According to KUCB, the community radio station in (the oddly named) Unalaska, Alaska:
Shell Oil has run into a number of problems with its Arctic drilling plans over the last few days. The Coast Guard refused to certify its oil spill containment barge, the EPA is reviewing the Noble Discoverer drill rig’s air permits — and now, there may be damage to the rig itself.
The Noble Discoverer appears to have run aground in Unalaska on Saturday afternoon.
Well, of course. If you’re curious, here’s what the Noble Discoverer looks like. (The words “noble” and “discoverer” are not meant to be taken literally.)
Despite rain and 35-knot winds, more than a dozen residents came to Airport Beach to watch the Shell’s contract tugboat Lauren Foss straining to pull the rig back out to sea. …
Shell Alaska spokesman Curtis Smith says the company has activated a dive team to inspect the hull, which could help determine whether the ship actually touched bottom.
Shell is also evaluating the Noble Discoverer’s mooring system to determine how the vessel moved toward shore, he says. But Smith did not say that the ship had run aground.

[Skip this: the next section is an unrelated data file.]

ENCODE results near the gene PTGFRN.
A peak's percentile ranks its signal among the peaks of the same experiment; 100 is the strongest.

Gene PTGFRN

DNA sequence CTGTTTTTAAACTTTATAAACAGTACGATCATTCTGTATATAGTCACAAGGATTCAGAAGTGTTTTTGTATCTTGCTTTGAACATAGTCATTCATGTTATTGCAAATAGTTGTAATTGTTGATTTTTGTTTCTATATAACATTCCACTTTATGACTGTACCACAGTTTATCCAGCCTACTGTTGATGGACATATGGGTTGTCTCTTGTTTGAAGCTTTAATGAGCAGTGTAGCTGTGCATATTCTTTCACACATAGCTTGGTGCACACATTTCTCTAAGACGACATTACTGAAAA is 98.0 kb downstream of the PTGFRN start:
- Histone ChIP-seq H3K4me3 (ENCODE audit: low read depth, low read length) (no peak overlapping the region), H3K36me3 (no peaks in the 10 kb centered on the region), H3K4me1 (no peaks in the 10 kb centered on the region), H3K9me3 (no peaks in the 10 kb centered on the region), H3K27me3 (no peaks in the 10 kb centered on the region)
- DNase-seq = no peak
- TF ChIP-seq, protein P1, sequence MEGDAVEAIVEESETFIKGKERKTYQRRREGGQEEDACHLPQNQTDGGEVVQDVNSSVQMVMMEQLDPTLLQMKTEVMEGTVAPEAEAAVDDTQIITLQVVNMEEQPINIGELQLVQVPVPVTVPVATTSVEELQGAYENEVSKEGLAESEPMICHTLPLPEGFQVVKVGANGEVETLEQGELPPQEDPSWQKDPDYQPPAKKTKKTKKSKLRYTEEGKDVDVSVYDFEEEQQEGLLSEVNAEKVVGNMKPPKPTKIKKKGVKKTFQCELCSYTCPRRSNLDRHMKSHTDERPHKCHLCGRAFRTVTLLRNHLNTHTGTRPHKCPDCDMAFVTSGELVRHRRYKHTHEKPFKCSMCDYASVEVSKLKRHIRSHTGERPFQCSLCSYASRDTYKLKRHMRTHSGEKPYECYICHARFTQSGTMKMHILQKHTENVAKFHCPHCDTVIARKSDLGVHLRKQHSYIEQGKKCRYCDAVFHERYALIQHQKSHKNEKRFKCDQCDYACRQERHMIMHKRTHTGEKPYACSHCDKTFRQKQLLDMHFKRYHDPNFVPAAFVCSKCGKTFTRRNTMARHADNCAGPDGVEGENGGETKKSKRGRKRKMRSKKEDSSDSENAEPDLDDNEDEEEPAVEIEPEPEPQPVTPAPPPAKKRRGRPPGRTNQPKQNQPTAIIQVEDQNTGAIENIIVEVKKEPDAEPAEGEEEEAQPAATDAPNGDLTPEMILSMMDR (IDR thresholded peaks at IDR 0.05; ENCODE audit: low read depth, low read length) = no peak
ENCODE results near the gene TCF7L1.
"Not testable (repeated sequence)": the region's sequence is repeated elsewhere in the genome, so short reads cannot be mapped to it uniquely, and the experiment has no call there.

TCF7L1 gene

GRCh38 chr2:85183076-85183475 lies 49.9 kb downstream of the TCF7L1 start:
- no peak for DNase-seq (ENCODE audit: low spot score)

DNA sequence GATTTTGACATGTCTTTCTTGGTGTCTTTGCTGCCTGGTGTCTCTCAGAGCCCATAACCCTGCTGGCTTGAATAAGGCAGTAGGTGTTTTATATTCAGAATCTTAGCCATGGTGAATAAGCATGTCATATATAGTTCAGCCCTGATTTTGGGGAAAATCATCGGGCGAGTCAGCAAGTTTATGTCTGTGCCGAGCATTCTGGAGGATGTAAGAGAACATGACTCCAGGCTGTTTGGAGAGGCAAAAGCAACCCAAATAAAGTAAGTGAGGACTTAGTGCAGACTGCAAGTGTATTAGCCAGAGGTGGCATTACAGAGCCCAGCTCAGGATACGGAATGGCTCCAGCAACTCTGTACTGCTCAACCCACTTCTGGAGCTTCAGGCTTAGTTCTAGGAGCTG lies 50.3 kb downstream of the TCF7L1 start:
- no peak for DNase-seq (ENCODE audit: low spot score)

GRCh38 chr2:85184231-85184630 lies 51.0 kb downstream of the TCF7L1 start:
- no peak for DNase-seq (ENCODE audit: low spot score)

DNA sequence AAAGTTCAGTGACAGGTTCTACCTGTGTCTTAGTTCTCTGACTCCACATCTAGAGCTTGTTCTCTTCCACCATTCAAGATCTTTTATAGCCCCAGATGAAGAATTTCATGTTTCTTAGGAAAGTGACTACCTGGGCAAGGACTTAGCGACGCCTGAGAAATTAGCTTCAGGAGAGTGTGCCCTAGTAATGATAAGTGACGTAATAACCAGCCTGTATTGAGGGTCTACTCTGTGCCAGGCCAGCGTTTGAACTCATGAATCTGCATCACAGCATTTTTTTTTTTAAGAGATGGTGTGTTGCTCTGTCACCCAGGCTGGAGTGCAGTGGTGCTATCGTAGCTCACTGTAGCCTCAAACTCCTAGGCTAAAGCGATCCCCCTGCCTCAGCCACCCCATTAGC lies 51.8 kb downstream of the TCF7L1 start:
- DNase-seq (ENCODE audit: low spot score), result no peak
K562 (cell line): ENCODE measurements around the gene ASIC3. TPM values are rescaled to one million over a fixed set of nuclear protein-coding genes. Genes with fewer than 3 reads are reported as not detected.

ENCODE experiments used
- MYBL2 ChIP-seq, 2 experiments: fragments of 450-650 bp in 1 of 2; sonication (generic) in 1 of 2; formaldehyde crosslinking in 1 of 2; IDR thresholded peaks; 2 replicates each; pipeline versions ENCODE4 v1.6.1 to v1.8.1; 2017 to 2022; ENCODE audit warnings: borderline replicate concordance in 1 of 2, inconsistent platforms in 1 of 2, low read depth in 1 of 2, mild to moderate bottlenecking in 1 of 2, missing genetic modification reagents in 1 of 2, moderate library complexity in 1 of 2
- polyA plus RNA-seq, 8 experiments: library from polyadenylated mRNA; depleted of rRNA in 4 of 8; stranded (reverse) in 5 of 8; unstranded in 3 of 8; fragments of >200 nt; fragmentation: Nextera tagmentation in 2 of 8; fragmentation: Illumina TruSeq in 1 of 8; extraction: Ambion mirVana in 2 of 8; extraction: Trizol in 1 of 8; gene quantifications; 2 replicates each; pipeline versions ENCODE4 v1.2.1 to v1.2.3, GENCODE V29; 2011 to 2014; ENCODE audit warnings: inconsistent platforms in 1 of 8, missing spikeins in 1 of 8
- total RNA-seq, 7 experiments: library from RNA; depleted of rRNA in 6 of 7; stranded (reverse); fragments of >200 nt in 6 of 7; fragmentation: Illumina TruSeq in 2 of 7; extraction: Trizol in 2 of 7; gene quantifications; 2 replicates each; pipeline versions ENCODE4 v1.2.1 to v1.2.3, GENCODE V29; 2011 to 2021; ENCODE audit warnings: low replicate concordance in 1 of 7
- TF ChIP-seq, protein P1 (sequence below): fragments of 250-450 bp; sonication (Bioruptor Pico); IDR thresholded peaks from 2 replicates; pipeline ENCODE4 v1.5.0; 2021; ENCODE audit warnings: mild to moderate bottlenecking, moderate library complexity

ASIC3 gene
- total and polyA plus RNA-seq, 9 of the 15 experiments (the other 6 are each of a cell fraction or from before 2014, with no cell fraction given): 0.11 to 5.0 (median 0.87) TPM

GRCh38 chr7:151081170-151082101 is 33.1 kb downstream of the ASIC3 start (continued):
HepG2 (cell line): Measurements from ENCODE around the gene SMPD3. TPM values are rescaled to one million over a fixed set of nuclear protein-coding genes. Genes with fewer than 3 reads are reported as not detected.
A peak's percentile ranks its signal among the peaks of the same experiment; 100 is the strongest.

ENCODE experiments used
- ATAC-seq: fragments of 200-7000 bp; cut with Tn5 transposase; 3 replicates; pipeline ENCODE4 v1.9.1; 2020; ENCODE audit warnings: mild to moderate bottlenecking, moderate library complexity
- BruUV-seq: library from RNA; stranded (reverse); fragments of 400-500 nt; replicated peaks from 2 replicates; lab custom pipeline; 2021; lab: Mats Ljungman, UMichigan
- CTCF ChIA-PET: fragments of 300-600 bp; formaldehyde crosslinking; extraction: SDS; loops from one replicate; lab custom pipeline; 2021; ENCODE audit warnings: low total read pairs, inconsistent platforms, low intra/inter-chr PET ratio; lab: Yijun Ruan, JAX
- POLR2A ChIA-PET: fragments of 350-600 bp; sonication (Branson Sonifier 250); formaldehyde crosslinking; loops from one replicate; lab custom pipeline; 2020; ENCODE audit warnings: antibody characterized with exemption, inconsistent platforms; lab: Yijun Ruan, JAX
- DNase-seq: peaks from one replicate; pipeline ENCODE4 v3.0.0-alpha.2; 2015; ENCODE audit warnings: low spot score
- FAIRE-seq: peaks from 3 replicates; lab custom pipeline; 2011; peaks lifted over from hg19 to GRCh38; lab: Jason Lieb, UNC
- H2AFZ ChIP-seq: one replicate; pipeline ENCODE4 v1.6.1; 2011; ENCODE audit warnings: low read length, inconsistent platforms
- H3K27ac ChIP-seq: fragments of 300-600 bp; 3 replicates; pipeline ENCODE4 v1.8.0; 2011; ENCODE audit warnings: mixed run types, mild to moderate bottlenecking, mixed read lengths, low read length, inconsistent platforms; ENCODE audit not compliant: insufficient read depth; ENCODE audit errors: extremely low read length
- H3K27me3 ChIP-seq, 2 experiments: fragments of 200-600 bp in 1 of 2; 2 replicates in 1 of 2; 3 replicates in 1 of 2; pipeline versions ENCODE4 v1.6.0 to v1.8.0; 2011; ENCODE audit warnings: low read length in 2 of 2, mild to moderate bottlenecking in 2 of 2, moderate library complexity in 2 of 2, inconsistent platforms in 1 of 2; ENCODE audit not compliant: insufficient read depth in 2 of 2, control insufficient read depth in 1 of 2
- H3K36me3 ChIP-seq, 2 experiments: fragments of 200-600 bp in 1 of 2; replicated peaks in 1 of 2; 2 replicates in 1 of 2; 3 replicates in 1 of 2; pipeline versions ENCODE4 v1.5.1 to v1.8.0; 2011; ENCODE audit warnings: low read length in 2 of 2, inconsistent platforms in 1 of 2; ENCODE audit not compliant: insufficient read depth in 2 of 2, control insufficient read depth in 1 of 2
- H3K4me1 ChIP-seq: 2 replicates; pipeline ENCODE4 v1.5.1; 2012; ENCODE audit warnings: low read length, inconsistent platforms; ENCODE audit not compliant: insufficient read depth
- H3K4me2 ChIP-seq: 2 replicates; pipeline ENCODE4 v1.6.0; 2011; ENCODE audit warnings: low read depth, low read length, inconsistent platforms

Late last month, the Department of the Interior okayed Shell to drill on Alaska’s North Slope. Luckily, it is a far simpler process to locate and drill into oil reserves through deep, turbulent ocean waters than it is to pilot a boat in broad daylight, so no doubt Shell will do just fine.
Update: Shell says, no, no, it didn’t run aground, it just slipped its anchorage and was about to run aground.
“They (crew members) did not feel any bumps, or that it touched anything,” [Coast Guard spokeswoman Petty Officer Sara Francis] said. “There were no reports of any injuries, pollution or damage to the vessel.”
Shell Oil plans to have divers examine the ship’s hull Sunday as a precaution, Francis said.
One on-the-scene witness describes what he saw:
Discoverer has been a landmark parked in the bay in front of Safeway for the last couple of weeks.
Today it was closer to Safeway, and the Post Office. Very close. Scary close.
The anchor lost its grip in the sandy soil and the 50 mph winds pushed the big rig ashore. …
At first, one small tug- either Saratoga or the bigger Mike O’Leary- was struggling to pull the Discoverer off the shore. There were other boats all around, but they were standing by. The Discoverer was firing up its engines, as the black smoke indicated. But there it sat. My guess was it was about 80 yards off shore, close enough to be grounded.
In other words: The drilling ship appears to have not run aground, but was instead blowing around in the water and headed toward shore. And here we thought Shell was incompetent.